Washing Machine Troubleshooting for Common Problems

Washing machine troubleshooting can save you money. When you call a repairman, you're paying an hourly rate to have him poke around and figure out what's wrong. Add in a trip for parts and the time to install them, and you're out a couple hundred dollars.

With a $20 voltage/ohm meter (VOM) from the hardware store, you can handle most of a washing machine's troubleshooting yourself, and maybe even repair the problem. At the very least, you can tell the repairman exactly what's wrong and what parts you need.

Be sure to unplug the washing machine before opening any panels or performing any tests. Testing while the machine is plugged in could cause electrocution.

Machine Will Not Run
First, check the power. Make sure the machine is plugged in; if it is plugged in, check the breaker.

  • Lid Switch: Open the control panel and look for the harness plug that feeds the lid switch. Disconnect the harness plug. With your VOM set to RX1, probe the terminals on the wires leading to the lid switch. Of the three wires on the terminals, two are green one is not. Probe the two wires that are not green. The reading should be infinity with the lid open. With the lid closed, it should be zero. If you do not get those readings, the switch is bad.
  • Timer: Take the leads off the timer. Set your VOM to RX100 and probe the leads. A normal reading is 1,100 to 3,000 ohms. Anything other then that reading means you need to replace the timer.

Machine Will Not Fill
If your machine won't fill, you first need to check the hose(s) that brings water into the machine. It may be clogged or have a kink in it. A faulty lid switch or timer will also prevent the machine from filling.

The water-level switch could also be the problem. The water-level switch is located in the control panel. It is generally the switch with a clear tube attached to it. Using the VOM set to RX1, probe the three terminals by testing all the optional pairings. You should get a zero reading on one pair and an infinity reading on all the others.

Machine Will Not Drain
This indicates a clog somewhere in the drainage system. Start by checking the drainage hoses for clogs or kinks. If they're clear, the problem is likely a clogged pump.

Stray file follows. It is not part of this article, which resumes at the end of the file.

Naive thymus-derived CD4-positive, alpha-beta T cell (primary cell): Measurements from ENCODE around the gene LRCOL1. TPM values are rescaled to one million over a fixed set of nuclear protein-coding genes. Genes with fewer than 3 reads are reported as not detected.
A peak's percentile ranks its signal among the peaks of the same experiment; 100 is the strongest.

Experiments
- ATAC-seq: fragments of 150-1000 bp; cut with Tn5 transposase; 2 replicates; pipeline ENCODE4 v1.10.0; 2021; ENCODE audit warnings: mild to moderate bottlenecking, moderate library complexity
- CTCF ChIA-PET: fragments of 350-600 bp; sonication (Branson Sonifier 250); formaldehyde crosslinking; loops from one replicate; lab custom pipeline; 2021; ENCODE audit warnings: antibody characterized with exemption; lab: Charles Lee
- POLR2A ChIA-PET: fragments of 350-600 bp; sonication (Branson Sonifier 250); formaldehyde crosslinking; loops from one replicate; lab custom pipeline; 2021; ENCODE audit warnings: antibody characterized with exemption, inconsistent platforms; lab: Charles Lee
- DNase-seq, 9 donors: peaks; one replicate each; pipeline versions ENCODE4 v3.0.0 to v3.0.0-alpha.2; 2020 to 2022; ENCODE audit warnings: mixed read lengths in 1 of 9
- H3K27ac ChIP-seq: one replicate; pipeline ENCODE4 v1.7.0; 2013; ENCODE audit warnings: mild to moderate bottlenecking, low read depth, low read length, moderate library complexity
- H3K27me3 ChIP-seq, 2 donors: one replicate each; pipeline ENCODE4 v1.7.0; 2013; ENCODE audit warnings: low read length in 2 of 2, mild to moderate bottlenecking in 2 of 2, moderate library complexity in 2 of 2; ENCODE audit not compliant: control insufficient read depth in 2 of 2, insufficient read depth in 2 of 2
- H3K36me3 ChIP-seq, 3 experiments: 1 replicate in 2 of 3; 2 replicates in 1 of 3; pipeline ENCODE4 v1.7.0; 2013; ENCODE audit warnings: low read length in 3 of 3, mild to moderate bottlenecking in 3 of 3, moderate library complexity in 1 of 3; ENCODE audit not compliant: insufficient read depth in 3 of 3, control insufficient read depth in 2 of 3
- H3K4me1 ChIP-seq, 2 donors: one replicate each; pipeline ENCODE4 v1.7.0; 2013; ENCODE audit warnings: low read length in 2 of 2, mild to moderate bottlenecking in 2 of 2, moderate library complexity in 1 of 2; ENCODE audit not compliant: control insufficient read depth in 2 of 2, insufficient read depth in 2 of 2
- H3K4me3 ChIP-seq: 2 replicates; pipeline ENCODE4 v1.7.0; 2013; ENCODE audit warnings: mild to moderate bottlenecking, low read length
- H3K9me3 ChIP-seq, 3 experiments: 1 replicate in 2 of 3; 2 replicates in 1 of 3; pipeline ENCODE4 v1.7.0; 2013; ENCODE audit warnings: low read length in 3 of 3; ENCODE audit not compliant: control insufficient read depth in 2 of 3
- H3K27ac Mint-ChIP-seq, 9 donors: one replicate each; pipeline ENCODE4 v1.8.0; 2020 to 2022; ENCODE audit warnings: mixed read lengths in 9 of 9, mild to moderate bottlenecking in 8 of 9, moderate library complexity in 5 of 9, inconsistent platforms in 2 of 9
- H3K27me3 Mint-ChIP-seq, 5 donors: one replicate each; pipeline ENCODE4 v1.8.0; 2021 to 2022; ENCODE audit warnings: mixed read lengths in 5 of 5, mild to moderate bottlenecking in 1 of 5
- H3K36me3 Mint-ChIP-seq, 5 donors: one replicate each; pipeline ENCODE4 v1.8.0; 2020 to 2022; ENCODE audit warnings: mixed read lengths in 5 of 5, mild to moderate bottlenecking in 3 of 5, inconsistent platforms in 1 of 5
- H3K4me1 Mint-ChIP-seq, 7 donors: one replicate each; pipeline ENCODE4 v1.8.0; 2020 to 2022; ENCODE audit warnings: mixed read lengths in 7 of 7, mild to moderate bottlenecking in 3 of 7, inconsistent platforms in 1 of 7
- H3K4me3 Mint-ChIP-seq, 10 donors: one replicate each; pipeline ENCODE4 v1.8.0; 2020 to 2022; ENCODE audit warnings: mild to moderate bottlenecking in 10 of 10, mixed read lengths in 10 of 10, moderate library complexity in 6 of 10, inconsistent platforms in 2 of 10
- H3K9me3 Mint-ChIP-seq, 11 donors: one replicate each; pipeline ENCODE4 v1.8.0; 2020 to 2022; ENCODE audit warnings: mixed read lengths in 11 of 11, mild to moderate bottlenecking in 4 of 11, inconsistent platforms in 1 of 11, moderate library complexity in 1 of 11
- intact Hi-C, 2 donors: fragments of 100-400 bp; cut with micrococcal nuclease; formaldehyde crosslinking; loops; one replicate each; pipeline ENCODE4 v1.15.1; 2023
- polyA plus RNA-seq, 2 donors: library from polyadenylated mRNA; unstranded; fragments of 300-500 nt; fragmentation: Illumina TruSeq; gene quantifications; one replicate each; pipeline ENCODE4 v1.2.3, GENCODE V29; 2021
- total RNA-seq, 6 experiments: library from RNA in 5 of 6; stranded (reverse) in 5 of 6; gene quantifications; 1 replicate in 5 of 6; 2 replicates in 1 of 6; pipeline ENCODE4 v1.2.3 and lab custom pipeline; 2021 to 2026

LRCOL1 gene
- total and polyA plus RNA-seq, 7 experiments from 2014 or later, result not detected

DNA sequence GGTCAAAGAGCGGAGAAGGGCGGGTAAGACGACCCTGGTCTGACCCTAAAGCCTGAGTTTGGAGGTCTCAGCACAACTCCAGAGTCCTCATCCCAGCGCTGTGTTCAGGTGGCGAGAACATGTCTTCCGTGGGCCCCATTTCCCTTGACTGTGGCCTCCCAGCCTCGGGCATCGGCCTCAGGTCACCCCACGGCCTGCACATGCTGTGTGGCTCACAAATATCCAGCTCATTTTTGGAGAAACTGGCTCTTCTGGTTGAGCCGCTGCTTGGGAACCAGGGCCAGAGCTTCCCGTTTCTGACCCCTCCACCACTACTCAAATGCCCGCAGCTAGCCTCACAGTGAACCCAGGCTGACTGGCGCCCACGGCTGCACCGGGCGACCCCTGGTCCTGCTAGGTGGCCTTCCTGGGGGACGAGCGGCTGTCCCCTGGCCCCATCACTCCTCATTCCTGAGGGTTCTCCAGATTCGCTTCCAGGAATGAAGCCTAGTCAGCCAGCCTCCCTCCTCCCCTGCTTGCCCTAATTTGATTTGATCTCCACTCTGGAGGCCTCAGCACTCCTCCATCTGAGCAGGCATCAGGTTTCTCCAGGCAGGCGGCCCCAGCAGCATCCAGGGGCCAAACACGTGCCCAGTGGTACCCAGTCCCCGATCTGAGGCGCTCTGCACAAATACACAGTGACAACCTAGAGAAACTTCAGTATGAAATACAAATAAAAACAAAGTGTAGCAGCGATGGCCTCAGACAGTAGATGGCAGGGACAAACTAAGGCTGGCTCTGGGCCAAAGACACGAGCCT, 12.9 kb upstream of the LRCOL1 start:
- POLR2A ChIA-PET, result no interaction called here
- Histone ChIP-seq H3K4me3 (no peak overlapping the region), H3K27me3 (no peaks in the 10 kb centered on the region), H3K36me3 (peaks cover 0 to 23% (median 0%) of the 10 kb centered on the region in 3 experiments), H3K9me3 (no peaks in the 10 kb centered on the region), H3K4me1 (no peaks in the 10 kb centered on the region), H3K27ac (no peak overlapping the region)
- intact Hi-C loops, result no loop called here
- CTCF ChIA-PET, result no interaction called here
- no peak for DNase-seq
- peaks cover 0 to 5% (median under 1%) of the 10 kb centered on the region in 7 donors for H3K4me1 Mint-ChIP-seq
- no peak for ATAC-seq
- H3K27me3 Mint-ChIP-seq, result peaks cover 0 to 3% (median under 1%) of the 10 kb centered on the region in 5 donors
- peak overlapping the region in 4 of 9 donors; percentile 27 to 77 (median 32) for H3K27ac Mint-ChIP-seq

To check the pump, look on the side of the motor. You will see the pump with the drainage tube attached to it. Using a screwdriver, you need to pop off the retaining clips holding the pump to the motor shaft. Check the pump for blockage.

A bad drive belt will also prevent drainage. If the belt is loose, you will need to tighten it. First, loosen the motor mount bolt and pull the motor back to tighten up the tension on the belt. With the tension back, tighten the motor mount bolt. A broken belt must be replaced.

Leaks
If your machine is leaking, check all the hoses. Next, check the pump and the hose fittings. Look for signs of corrosion or wear, and replace the worn parts.

Machine Will Not Agitate
Most often, this is caused by something wrapped around or stuck beneath the agitator. Lift it slightly and try to remove the blockage. Getting rid of the block should solve the problem.

There are other potential causes, such as a bad transmission or bad agitate/spin solenoid. Getting at these parts is very involved, so if you can't find something blocking the agitator, it's best to call a repairman.

Machine Will Not Spin
It may simply be that the load is unbalanced. Try removing some of the clothes and resetting the spin cycle. A broken belt could also keep the basket from spinning. Check the belt, which is usually beneath the basket, to see if it's intact.

Other potential causes are failures in the lid switch, timer, transmission or agitate/spin solenoid. 

Machine Is Noisy
This happens with very heavy loads or a load that is unbalanced. Take some clothes out and restart the machine. Occasionally, a bad transmission or a broken agitator will cause excessive noise.

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